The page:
First Doses of COVID-19 Vaccine Arrive In Rural Utah Hospitals
Hospital employees in Heber City and Park City became the first rural healthcare workers to be vaccinated against COVID-19, according to a statement Intermountain Healthcare released Wednesday.
Nurse manager Tessa Vasquez of Heber Valley Hospital was the first healthcare worker at either facility to receive the drug. She said the vaccine is critical not only for hospital employees and their families but also for the communities they serve.
“It helps [healthcare workers] to be able to be here and not miss work because of being sick so that we have enough people to care for the community when they need it,” she said.
After close to a year of social distancing, wearing masks and rising case counts, the vaccine comes as a relief for healthcare workers feeling the effects of pandemic fatigue, said Doug Vogel, an emergency room physician who also works at Heber Valley Hospital.
“Getting the vaccine is just another line of defense so that we can stay vigilant and continue doing what we’re doing but also have that security knowing we’ve got another thing going for us,” he said.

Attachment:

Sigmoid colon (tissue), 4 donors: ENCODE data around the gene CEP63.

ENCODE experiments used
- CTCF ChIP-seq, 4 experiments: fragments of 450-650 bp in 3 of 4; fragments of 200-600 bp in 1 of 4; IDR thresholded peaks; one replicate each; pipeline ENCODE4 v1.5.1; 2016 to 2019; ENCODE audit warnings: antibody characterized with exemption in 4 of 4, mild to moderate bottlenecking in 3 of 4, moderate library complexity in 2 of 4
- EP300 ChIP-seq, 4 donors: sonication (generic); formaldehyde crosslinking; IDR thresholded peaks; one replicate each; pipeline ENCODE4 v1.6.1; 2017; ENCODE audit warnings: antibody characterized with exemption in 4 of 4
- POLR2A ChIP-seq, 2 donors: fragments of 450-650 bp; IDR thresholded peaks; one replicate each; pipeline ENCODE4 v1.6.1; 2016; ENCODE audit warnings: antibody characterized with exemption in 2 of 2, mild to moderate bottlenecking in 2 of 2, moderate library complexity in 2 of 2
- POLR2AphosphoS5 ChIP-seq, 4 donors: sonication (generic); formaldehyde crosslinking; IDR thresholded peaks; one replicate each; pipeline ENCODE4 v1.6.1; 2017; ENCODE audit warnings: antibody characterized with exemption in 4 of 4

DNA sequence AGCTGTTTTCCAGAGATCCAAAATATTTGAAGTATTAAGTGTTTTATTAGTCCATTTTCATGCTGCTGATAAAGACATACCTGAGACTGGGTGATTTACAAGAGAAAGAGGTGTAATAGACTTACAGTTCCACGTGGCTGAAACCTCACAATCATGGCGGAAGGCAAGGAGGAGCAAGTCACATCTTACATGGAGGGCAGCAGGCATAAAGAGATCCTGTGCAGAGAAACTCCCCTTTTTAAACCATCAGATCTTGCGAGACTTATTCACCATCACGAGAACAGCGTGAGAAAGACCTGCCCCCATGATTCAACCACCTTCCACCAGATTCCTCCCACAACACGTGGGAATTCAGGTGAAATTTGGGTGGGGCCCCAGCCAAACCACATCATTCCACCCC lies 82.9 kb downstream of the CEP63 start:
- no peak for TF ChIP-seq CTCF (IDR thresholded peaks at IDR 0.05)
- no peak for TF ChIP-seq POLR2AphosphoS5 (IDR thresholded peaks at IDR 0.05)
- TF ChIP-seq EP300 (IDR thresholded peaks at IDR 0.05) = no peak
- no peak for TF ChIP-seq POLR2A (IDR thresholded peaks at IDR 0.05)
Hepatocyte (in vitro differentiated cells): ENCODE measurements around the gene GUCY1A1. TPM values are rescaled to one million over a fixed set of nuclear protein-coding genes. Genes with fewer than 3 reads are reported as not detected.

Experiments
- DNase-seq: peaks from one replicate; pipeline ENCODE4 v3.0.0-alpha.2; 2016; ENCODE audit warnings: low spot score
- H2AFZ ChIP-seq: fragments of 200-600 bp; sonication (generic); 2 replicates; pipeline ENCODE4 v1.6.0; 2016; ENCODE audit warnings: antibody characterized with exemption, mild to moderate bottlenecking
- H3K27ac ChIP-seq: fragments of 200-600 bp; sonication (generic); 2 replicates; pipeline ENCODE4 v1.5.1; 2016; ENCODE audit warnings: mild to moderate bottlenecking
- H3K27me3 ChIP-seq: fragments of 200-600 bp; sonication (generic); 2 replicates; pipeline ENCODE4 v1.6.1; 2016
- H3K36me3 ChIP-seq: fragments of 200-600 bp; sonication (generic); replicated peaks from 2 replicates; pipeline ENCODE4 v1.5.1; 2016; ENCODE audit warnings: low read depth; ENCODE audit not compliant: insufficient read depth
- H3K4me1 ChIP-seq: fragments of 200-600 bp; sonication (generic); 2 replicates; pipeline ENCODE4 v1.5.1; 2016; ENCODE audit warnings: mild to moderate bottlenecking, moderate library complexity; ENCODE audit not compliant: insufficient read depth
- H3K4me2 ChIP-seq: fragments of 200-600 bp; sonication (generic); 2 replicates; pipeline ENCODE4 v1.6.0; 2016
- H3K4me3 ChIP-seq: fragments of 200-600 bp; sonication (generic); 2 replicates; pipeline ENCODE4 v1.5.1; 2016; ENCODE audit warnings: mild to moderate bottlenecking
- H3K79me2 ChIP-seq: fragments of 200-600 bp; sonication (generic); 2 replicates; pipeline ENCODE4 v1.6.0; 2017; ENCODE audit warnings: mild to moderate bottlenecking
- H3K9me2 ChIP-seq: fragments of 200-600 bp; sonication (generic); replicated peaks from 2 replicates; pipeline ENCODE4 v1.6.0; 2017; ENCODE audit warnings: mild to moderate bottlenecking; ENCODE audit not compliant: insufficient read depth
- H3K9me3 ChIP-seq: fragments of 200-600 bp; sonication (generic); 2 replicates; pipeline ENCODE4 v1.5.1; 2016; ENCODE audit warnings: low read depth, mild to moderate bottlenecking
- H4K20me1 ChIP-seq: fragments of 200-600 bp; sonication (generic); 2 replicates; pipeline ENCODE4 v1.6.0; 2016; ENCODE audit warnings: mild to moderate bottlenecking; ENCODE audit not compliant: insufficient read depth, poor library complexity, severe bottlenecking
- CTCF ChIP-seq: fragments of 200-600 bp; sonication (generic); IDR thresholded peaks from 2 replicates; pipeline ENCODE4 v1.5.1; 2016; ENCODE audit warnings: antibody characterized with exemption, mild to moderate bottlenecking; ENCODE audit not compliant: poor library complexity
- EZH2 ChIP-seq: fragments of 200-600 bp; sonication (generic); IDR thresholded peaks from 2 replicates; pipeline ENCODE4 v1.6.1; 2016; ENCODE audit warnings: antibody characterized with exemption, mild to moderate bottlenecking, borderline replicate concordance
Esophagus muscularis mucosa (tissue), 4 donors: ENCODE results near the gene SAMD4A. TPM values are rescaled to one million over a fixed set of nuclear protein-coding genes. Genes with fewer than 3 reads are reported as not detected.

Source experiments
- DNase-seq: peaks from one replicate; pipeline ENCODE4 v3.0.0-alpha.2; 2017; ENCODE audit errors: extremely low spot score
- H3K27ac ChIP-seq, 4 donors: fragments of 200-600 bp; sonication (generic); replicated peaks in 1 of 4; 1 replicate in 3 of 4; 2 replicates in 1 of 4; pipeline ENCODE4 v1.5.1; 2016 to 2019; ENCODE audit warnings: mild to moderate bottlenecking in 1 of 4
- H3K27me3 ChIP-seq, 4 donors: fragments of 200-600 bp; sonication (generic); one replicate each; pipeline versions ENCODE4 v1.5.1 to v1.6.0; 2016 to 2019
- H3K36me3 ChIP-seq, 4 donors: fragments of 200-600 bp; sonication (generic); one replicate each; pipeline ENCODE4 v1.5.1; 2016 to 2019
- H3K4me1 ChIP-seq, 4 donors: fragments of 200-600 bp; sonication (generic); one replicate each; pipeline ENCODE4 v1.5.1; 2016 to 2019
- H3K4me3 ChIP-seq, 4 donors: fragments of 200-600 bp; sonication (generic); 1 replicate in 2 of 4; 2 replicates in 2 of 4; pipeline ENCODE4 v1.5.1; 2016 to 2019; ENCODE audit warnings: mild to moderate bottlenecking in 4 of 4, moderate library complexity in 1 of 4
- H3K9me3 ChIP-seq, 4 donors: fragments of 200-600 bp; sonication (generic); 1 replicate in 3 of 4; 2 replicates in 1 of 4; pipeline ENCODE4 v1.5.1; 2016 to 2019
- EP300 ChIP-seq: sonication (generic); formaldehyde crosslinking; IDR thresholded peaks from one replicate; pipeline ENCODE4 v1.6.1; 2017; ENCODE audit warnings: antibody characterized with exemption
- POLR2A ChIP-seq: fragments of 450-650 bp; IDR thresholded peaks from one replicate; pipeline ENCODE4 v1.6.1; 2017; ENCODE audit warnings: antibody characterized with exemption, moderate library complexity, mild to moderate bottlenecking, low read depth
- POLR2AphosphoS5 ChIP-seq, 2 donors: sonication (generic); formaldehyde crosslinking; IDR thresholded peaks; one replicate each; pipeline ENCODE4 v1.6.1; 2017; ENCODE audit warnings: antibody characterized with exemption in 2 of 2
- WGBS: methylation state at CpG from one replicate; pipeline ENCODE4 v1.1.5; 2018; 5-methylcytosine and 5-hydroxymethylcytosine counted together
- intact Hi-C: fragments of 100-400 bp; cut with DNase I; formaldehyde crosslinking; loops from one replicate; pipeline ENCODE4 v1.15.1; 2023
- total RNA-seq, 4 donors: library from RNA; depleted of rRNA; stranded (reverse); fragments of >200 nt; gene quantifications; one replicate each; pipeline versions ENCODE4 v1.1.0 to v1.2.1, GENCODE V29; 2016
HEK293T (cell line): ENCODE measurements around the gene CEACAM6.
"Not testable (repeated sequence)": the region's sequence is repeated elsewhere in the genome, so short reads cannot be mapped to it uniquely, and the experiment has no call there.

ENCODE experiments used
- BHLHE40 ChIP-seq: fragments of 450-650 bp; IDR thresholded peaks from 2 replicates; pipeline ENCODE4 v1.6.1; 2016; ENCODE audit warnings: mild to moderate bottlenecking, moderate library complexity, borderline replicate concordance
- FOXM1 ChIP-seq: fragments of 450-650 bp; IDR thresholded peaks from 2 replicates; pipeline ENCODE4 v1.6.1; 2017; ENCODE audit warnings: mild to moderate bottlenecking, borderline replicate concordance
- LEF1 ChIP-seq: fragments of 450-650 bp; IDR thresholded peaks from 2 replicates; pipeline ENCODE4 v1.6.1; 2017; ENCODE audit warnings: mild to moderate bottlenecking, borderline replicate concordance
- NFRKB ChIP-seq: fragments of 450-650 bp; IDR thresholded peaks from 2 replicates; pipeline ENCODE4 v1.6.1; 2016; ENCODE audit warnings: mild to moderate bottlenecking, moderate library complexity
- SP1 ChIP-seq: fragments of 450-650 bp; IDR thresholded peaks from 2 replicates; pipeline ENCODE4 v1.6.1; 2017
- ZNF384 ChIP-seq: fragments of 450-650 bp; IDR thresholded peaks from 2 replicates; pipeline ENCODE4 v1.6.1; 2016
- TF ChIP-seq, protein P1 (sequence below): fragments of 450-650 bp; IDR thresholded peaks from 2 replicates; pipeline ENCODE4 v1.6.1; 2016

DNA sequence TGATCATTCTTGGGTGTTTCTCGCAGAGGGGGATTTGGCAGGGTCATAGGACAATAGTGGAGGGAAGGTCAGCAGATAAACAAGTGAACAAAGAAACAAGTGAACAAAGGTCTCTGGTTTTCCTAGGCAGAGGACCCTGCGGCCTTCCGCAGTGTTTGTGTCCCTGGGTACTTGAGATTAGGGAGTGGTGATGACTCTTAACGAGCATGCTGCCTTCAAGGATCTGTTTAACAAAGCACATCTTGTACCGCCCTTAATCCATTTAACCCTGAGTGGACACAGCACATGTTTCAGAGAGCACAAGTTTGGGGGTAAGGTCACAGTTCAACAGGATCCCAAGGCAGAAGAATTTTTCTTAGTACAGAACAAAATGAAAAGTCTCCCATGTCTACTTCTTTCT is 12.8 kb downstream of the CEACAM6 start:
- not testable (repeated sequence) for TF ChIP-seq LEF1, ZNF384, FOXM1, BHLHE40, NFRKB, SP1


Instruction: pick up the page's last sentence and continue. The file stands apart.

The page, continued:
As of this week, doses of the vaccine have now been delivered to every local health department in the state, according to Utah Department of Health spokesperson Tom Hudachko.
Hudachko said a shipment of the Moderna vaccine that arrived in Utah earlier this week has been a game-changer for rural hospitals.
“A lot of those hospitals lack the ultra-cold storage they would need to preserve the Pfizer vaccine,” he said. "Moderna’s really been the ticket in terms of being able to get it spread far and wide.”
Hudachko added the Moderna vaccine can be stored in a regular freezer and that more shipments expected in the coming weeks will only improve rural hospitals’ access to the drug.